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Joshua Tree National Park is where two distinct desert ecosystems meet—the Mojave and Colorado Deserts—resulting in incredible desert plants, bizarre rock formations, and historic sites. Captivating visitors with its namesake and other iconic flora, the park also has roughly 300 miles of hiking trails waiting to be explored. Hiking in Joshua Tree is one of the most gratifying activities you’ll ever engage in, so the next time you plan a Joshua Tree getaway, make sure you add hiking to your itinerary.
Whether you choose to pitch your tent at one of the top national park campsites or to stay at one of the dreamy desert hotels nearby during your trip, you'll want to spend your days checking out the best hikes in Joshua Tree National Park. Here are 10 trails you shouldn't miss.
Distance: 1 mile
Time: 20–30 minutes
Dogs allowed: No
The Hidden Valley Trail is one of the easiest yet best hikes in Joshua Tree. You'll find this self-guiding loop trail in the center of the park. Providing brief introductions to the flora and fauna, the pathway leads you to a rock-enclosed valley that was once rumored to have been used by cattle rustlers. Surrounded by hills and smooth boulders, it’s also a popular rock climbing area. Suitable for hikers of all levels, the Hidden Valley Trail is accessible year-round and features a wide range of beautiful wildflowers.
Distance: 1.3 miles
If you’re looking for a water feature when hiking in Joshua Tree, Barker Dam Nature Trail is your starting point. The easy hike gives you an opportunity to explore the cultural history of the area and leads you to a water tank built by early cattle ranchers. Retaining rainwater for livestock, it attracts local wildlife such as bighorn sheep and coyotes. Along the Barker Dam Nature Trail, you’ll come across pictographs inside a small carved out rock.
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Distance: 7 miles
Time: 2–3 hours
One of the best things to do in this California desert is hiking the Lost Horse Mine Loop Trail. The trailhead is located on Keys View Road and takes you to one of the most successfully preserved gold mines in the park. As one of the best trails in Joshua Tree, it provides scenic views of the mine’s remnants and surroundings. Discover decaying equipment such as the ten-stamp mill, and take pictures of the deteriorating machinery.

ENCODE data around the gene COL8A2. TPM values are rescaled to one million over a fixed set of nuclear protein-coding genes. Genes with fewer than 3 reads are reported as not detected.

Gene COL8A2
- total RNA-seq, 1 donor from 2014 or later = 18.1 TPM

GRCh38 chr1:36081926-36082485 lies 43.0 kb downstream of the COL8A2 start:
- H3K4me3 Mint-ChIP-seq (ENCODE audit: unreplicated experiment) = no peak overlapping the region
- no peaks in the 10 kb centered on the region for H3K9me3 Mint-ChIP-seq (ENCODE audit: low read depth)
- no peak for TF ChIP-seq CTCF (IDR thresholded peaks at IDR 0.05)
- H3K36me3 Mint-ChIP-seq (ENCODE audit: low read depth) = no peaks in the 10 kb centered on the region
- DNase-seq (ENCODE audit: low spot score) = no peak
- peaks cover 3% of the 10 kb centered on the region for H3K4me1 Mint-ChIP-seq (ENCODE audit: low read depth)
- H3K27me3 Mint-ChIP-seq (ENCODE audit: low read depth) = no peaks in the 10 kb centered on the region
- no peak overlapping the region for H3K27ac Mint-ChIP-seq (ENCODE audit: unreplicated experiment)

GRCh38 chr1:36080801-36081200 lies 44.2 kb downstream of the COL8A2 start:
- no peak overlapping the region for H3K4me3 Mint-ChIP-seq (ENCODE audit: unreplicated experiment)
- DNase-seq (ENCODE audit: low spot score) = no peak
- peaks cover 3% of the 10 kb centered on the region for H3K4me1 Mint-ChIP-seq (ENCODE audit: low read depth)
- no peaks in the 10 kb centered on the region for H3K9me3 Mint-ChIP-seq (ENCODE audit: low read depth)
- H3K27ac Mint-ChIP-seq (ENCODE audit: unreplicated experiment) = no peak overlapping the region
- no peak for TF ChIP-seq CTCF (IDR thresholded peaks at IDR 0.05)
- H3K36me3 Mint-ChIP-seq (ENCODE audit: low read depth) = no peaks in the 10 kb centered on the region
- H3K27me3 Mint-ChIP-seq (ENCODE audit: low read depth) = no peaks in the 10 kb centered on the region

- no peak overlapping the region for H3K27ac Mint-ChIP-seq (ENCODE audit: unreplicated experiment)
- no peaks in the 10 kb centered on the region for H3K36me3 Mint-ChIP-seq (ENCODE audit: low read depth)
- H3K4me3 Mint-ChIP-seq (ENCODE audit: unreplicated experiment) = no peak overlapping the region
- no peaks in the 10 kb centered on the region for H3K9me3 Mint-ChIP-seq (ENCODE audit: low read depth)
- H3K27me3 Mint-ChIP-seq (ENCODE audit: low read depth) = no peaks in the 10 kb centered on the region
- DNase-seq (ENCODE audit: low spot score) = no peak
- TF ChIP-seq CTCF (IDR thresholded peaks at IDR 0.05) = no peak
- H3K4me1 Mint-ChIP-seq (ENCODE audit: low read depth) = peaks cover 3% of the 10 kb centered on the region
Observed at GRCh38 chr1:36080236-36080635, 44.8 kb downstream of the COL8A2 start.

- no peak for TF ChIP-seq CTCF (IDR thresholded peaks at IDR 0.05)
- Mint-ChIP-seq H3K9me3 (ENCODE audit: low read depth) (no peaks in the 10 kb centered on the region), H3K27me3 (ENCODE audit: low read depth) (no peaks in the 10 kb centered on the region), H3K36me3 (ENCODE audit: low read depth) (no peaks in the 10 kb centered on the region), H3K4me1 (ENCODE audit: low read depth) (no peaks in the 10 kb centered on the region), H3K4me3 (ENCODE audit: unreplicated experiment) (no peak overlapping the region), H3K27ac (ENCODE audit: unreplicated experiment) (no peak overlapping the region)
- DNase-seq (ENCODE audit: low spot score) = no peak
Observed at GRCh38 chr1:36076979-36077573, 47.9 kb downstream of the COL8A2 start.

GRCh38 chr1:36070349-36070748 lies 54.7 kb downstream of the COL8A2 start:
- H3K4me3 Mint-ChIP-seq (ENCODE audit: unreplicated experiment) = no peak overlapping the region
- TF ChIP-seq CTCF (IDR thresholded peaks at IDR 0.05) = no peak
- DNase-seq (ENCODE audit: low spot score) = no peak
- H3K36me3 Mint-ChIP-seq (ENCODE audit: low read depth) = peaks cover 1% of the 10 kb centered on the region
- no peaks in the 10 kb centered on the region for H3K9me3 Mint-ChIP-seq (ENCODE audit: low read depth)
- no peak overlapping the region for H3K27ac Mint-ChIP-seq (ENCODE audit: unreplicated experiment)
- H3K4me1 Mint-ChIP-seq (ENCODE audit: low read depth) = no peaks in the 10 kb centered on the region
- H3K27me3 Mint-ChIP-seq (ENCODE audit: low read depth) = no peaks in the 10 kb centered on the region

Distance: About 7 miles
Route: Out and back
Willow Hole Trail is a mostly flat trail that takes you along the edge of the Wonderland of Rocks. The hike begins at the Boy Scout Trailhead, situated at the south end of the park. Famed for its scenic vistas and vibrant wildflowers, the trail exposes you to Joshua tree forests, boulder landscapes, sandy washes, and green willow trees. With quintessential desert scenery surrounding you, this is a wonderful trail for immersing yourself in the park's bountiful beauty.
Distance: 3 miles
Time: 1.5–2.5 hours
A must-hike trail in Joshua Tree is the Ryan Mountain Trail. This Joshua Tree National Park hiking trail takes you to the summit of Ryan Mountain, where incredible views of the landscape below await. It’s important to keep in mind that there is no shade on the trail and it gets very hot—if you want to hike in the summer, it’s best to do so early in the morning or the late evening. The vantage point at the top of Ryan Mountain is the most rewarding; with panoramas of Pinto Basin, Lost Horse Valley, Queen Valley, and Pleasant Valley possible on this pathway, hiking in Joshua Tree has never been better.